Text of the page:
It’s late in the afternoon and I am finally ready to complete a short, 400-word article due ASAP. It’s so hot and I am sweating; my shirt is sticking to my back, my hair to my neck. The air in the office is stagnant. Outside, the rumblings of thunder announce the cold front that is finally moving in. The telephone rings again and again. Ben keeps tattling on his brothers for inoffensive misdeeds. Ella is sleeping, but her brothers keep shrieking, yelling, running around as boys are prone to do. I keep running downstairs to hush them. They look at me with big, innocent eyes.
Ella wakes up. She is understandably irritable. She sits on my lap while I type, awkwardly, with one hand.
Little work is getting done.
Daniel starts dumping toys. From upstairs, I can hear the blocks tumble out of their bin. Then I hear him dragging something else around. He laughs as he dumps what I soon discover to be the bin of legos. I hear Ben squeal and start crying. He runs up the stairs, announcing that Daniel has maliciously hit him in the face with a lego. It could very well be the worst thing that has ever happened to him.
I finish my thought on the screen and run downstairs to assess the damage. Daniel has strewn his toys across the floor. He is casting them over his shoulder, paying no attention to where they land. As I approach him, I step on a lego. I am constantly stepping on legos. It hurts like a bitch.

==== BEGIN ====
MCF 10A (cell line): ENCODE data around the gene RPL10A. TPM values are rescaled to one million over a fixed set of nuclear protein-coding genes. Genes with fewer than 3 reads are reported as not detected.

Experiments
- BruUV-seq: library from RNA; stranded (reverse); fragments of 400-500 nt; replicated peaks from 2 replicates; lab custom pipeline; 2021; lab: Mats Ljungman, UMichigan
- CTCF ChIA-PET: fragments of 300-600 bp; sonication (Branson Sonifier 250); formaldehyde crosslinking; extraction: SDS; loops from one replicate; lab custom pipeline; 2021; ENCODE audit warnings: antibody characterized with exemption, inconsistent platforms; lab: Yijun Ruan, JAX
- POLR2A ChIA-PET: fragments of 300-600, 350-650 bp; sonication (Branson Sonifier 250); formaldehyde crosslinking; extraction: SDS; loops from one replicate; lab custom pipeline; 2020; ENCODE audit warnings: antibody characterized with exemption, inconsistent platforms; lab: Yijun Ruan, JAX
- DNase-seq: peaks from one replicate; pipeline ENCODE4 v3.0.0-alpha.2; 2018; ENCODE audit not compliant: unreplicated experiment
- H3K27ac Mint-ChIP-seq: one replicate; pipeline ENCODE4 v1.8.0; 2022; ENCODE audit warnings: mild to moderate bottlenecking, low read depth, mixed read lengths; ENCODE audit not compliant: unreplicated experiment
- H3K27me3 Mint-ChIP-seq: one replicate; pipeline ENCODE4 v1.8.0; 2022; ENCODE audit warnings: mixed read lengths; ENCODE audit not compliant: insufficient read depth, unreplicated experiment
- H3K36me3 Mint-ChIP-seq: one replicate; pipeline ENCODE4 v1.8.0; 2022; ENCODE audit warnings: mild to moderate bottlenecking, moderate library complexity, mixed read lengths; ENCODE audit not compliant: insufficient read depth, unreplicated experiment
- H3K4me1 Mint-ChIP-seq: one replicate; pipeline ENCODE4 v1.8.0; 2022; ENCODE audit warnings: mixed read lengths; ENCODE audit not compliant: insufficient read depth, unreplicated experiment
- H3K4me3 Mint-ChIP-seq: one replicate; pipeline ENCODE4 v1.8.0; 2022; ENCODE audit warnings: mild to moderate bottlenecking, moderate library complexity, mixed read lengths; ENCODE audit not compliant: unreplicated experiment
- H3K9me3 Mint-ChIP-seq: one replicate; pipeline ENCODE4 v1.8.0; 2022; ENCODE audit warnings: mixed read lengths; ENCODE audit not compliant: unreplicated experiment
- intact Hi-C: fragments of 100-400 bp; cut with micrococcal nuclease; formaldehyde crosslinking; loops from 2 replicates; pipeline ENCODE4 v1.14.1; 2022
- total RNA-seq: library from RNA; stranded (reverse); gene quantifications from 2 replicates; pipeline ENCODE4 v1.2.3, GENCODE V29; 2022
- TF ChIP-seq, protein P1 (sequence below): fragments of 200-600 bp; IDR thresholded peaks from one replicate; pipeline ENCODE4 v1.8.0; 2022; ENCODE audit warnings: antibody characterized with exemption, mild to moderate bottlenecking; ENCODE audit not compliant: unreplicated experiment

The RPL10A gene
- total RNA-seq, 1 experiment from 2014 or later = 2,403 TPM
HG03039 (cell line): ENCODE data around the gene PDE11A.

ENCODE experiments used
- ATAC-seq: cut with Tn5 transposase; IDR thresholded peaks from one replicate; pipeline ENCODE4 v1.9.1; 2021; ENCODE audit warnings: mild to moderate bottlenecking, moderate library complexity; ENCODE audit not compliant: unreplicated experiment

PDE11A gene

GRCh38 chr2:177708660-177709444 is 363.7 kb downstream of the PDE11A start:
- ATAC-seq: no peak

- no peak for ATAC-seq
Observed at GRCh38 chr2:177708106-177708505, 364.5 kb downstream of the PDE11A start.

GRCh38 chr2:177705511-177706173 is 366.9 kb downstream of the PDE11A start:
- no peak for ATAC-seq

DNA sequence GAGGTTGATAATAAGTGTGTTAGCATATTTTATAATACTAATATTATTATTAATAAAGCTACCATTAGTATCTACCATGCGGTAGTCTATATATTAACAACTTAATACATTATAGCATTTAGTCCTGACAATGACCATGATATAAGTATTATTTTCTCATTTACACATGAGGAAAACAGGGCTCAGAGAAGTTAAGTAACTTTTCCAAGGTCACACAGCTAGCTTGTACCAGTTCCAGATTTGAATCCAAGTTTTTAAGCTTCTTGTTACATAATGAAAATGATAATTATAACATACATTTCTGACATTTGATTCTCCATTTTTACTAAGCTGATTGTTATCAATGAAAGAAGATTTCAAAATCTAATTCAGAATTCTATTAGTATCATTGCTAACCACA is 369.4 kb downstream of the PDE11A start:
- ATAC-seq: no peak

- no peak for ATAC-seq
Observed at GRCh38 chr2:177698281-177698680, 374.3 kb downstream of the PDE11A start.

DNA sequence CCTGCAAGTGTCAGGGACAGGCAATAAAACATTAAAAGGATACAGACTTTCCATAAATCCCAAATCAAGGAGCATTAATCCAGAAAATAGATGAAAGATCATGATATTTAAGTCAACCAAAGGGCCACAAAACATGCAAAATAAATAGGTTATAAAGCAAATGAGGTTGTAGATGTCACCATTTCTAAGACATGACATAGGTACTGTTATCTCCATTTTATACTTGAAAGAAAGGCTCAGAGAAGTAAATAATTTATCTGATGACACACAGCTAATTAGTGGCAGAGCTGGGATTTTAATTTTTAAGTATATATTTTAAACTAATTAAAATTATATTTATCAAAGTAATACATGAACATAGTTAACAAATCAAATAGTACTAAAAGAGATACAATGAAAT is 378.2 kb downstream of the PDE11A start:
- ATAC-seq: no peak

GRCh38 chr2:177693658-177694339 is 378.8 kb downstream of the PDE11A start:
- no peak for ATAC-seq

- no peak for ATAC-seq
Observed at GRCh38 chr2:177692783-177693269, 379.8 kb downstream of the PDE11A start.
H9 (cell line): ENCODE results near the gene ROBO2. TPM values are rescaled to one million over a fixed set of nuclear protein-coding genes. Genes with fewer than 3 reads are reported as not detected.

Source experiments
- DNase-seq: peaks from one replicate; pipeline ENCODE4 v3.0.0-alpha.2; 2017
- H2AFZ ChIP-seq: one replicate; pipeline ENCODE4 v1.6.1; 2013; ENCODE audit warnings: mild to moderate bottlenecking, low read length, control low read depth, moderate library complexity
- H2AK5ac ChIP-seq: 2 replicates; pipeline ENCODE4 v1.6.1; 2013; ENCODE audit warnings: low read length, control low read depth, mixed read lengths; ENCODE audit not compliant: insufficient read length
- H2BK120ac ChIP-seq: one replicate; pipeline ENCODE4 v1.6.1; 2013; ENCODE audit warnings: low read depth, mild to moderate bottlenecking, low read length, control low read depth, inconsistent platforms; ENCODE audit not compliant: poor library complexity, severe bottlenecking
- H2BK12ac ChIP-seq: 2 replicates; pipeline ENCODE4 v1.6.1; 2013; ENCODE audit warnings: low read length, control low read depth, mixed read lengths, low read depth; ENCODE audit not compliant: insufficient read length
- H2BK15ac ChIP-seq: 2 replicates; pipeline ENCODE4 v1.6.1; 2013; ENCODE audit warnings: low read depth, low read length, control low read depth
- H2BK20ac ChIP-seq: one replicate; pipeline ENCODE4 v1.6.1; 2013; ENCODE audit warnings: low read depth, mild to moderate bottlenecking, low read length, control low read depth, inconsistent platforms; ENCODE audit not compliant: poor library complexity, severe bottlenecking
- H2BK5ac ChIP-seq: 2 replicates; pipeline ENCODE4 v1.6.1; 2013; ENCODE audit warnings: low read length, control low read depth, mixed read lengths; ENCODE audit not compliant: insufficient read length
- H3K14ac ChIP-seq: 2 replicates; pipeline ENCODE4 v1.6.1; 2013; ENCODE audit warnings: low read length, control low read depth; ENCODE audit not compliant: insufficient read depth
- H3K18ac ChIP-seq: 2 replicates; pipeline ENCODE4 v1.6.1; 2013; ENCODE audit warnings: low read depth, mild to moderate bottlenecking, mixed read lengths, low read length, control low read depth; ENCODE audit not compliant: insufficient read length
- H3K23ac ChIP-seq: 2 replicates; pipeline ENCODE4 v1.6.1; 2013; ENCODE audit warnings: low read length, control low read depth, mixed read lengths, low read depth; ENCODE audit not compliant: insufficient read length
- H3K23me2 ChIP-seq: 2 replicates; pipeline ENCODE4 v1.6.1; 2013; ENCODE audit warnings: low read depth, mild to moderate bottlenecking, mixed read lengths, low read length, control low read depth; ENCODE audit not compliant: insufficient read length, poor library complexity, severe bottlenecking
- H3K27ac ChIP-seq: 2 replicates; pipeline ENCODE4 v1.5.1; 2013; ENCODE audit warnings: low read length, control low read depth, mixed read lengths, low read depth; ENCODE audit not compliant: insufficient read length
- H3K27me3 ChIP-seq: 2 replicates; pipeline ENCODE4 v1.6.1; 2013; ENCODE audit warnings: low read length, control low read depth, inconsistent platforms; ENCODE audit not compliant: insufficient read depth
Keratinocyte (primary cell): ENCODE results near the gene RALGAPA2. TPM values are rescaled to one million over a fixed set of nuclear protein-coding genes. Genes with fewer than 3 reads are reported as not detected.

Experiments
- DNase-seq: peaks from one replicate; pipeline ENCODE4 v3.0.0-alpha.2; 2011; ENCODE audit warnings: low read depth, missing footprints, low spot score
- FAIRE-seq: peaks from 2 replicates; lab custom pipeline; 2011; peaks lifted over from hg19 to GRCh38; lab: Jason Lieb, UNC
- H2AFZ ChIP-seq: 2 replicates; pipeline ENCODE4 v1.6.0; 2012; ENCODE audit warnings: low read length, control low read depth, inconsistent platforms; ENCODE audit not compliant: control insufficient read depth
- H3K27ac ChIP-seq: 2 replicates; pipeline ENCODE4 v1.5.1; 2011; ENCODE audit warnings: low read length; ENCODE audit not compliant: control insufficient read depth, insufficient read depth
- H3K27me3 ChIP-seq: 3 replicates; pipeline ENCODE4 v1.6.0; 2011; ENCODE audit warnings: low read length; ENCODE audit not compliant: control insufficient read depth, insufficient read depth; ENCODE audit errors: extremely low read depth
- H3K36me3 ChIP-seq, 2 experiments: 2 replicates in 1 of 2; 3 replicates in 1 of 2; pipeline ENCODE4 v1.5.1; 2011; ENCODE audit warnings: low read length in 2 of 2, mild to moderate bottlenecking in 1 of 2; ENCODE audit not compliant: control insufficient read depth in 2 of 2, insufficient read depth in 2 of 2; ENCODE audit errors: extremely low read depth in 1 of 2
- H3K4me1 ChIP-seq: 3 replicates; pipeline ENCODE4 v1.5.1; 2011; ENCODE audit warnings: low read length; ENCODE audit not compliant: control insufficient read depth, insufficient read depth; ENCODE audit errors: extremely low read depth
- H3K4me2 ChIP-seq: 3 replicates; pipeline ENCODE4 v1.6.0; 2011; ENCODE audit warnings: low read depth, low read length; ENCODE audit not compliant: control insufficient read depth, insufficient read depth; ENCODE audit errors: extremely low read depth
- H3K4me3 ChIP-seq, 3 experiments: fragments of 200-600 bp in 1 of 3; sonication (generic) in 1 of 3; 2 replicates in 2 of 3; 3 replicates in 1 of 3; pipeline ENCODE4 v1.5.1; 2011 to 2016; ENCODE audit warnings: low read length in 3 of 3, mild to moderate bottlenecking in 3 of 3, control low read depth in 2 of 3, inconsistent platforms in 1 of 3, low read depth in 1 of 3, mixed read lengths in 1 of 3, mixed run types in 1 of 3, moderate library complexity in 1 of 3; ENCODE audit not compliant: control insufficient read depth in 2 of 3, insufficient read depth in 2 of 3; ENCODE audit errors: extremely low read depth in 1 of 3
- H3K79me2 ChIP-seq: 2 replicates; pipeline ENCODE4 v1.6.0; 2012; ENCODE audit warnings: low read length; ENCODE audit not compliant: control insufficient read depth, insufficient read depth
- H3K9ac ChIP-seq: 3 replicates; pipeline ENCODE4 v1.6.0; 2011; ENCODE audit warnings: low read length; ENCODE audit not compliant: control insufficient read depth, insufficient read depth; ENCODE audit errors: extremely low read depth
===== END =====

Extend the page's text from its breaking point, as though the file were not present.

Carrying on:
I yell. I didn’t even know I was a yeller until I had kids. I yell because I am tired of spending too much of my own precious time cleaning up after Daniel. In a house of 6, one child makes 80% of the mess. Daniel, the human tornado, is the most unrepentant toy dumper I have ever met in my life.
I am tired and sweaty and I hate legos. Really, really hate legos. I point at the mess and demand that Daniel pick it all up right this instant. Daniel’s face crinkles and he shakes his head and then he runs up to his room, sobbing.
I let him go.
Furious, I’m tempted to scoop everything up, throw it in a garbage bag, and put it in the trash bin. I kneel on the floor and start sorting blocks and legos and puzzle pieces and mumble about kids in other parts of the world who have nothing. Caleb and Ben look at me, curiously. They know to keep their mouths shut.
I calm down and quietly ascend the stairs, unsure what I am going to do with Daniel. When I spot him, he is standing, his head against the wall, crying softly. He looks so small. Instinctively, I pick him up and he immediately crumples and cries into my hair. His chubby arms hang on to me tight. We go back downstairs and sit on the couch. He buries his face in my arm. Caleb and Ben wordlessly descend into the basement. I hear Ella upstairs, banging away at the keyboard, leaving gibberish beneath the sad start of my article.
Within one minute, the time it takes him to wreak havoc on the downstairs, Daniel has fallen asleep. He has a soft snore and his hand grips my shirt.
We sit there, still, for a half-an-hour, amidst the wreckage he has left behind, the quiet after the storm.